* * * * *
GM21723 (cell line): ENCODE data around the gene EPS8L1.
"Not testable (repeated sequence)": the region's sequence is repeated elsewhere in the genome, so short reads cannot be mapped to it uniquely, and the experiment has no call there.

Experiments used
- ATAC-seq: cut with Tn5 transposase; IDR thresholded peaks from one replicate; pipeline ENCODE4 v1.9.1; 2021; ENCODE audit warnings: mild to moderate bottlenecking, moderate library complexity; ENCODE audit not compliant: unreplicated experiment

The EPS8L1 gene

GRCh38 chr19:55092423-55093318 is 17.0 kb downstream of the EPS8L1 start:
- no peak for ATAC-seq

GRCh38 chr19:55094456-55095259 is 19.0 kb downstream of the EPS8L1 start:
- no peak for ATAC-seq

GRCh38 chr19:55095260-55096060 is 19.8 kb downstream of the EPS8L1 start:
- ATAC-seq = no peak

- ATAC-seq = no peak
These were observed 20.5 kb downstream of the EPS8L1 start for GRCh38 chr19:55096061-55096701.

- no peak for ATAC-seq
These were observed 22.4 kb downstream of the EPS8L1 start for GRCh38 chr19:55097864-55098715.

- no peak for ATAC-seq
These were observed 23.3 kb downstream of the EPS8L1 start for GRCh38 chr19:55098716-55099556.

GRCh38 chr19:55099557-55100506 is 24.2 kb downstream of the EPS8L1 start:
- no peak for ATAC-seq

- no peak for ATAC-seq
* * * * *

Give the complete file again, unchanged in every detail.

GM21723 (cell line): ENCODE data around the gene EPS8L1.
"Not testable (repeated sequence)": the region's sequence is repeated elsewhere in the genome, so short reads cannot be mapped to it uniquely, and the experiment has no call there.

Experiments used
- ATAC-seq: cut with Tn5 transposase; IDR thresholded peaks from one replicate; pipeline ENCODE4 v1.9.1; 2021; ENCODE audit warnings: mild to moderate bottlenecking, moderate library complexity; ENCODE audit not compliant: unreplicated experiment

The EPS8L1 gene

GRCh38 chr19:55092423-55093318 is 17.0 kb downstream of the EPS8L1 start:
- no peak for ATAC-seq

GRCh38 chr19:55094456-55095259 is 19.0 kb downstream of the EPS8L1 start:
- no peak for ATAC-seq

GRCh38 chr19:55095260-55096060 is 19.8 kb downstream of the EPS8L1 start:
- ATAC-seq = no peak

- ATAC-seq = no peak
These were observed 20.5 kb downstream of the EPS8L1 start for GRCh38 chr19:55096061-55096701.

- no peak for ATAC-seq
These were observed 22.4 kb downstream of the EPS8L1 start for GRCh38 chr19:55097864-55098715.

- no peak for ATAC-seq
These were observed 23.3 kb downstream of the EPS8L1 start for GRCh38 chr19:55098716-55099556.

GRCh38 chr19:55099557-55100506 is 24.2 kb downstream of the EPS8L1 start:
- no peak for ATAC-seq

- no peak for ATAC-seq